Things have been busy for me this week at The Loop Loft. Today we just released two new Multitrack Drum Sessions, “Funk Meets Fusion” and “Thick & Meaty”. Check ‘em out below:
What would it sound like if legendary funk drummer, Clyde Stubblefield (James Brown) joined a legendary fusion band like Weather Report, and they only performed in dance clubs where the tempo was regulated to 128 bpm? Well, we’re not sure if such a bizarre/awesome union like this would ever occur, but if it did, the drums would probably sound a lot like our latest multitrack release, “Funk Meets Fusion”.
Just like the name implies, the Thick and Meaty Multitrack Sessions are loaded with drums that give you plenty to chew on… and more. Using one of our beloved birch studio kits, we slapped on some extra-punchy Remo Pinstripe heads and pulled out our ultra-aggressive brass snare drum, all to give you a sound that is fat, juicy and totally in your face. Along with all of the individual drum tracks, we also captured the room sound on a separate channel, putting an even bigger (and natural) sound at your disposal. Just adjust the faders and mix to taste!
Here’s some simple, straight ahead drumming by Chris “Daddy” Dave. Nothing unusual here, other than the rhythmic morphing that another YouTube viewer took the time to transcribe:
“0.55-1.11 are quintuplets grouped in 3’s & 2’s; 1.35-1.43 are septuplets grouped in 5’s; 2.05-2.30 the time implied is based? off 5:2 polyrhythm, so the 5:2 is the new tempo with swung time; 3.03-3.19 are septuplets; 3.25-3.49 the time is based from 5:2 polyrhythm; 3.49-4.04 is a groove based on 7:4 polyrhythm, the 7:4 is grouped in 8; 4.04-4.11 is a grooved based on 9:5 polyrhythm! which is grouped 8; 4.25-6.25 is time based on 5:2; 7.33-8.01 is again based on 5:2.”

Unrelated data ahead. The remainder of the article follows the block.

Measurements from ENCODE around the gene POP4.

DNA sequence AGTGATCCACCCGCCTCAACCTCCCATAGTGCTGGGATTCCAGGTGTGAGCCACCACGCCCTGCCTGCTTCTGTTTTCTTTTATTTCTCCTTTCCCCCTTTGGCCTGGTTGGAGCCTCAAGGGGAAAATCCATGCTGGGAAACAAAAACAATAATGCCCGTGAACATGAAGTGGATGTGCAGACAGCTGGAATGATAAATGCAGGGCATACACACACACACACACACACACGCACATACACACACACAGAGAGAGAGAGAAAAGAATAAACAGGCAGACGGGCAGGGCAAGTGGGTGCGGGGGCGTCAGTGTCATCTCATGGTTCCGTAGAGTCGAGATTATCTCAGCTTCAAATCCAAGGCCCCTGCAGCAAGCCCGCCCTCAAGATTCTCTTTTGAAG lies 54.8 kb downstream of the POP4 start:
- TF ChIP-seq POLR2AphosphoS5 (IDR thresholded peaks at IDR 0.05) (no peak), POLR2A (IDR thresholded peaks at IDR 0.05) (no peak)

Odd meters aren’t just for fusion jams and epic, prog rock instrumentals. They can even be used in hit songs, especially when the meter is in five. From Dave Brubeck to Radiohead, this odd meter has been working it’s way up the charts and into the public consciousness for decades.
Today’s loop is a groove in 5/4 (sans splash cymbals and octobans). To keep it from falling into the hands of someone holding a seven string Ibanez, I downsampled the output and made sure it didn’t live in its parents’ basement.
In 1970 Miles Davis turned the jazz world upside down with the release of Bitches Brew. Featuring 20+ minute songs and an expanded rhythm section, Miles pushed the envelope of a genre that would be later be known as “fusion”. Blending jazz improvisation with rock instrumentation and grooves, Bitches Brew was a turning point not only for Davis, but for several members of his band.
One of those members was keyboardist, Joe Zawinul. After the release of Bitches Brew, Zawinul went on to start his own band, Weather Report along with sax player and fellow Davis alum, Wayne Shorter. Weather Report carried the fusion torch into the 1980’s, releasing several classic albums along the way including; I Sing the Body Electric, Night Passage and my personal favorite, Heavy Weather.
Today’s loop takes the hypnotic, vamping style of Bitches Brew and mixes it with the quarter note, cross stick grooves found on several tracks from Heavy Weather. I took out all of the muffling in the kick drum and tried to lay down the foundation with more “boom” than “thud”. Unlike many of the albums mentioned above, no drugs were used during the recording process (mom, I swear).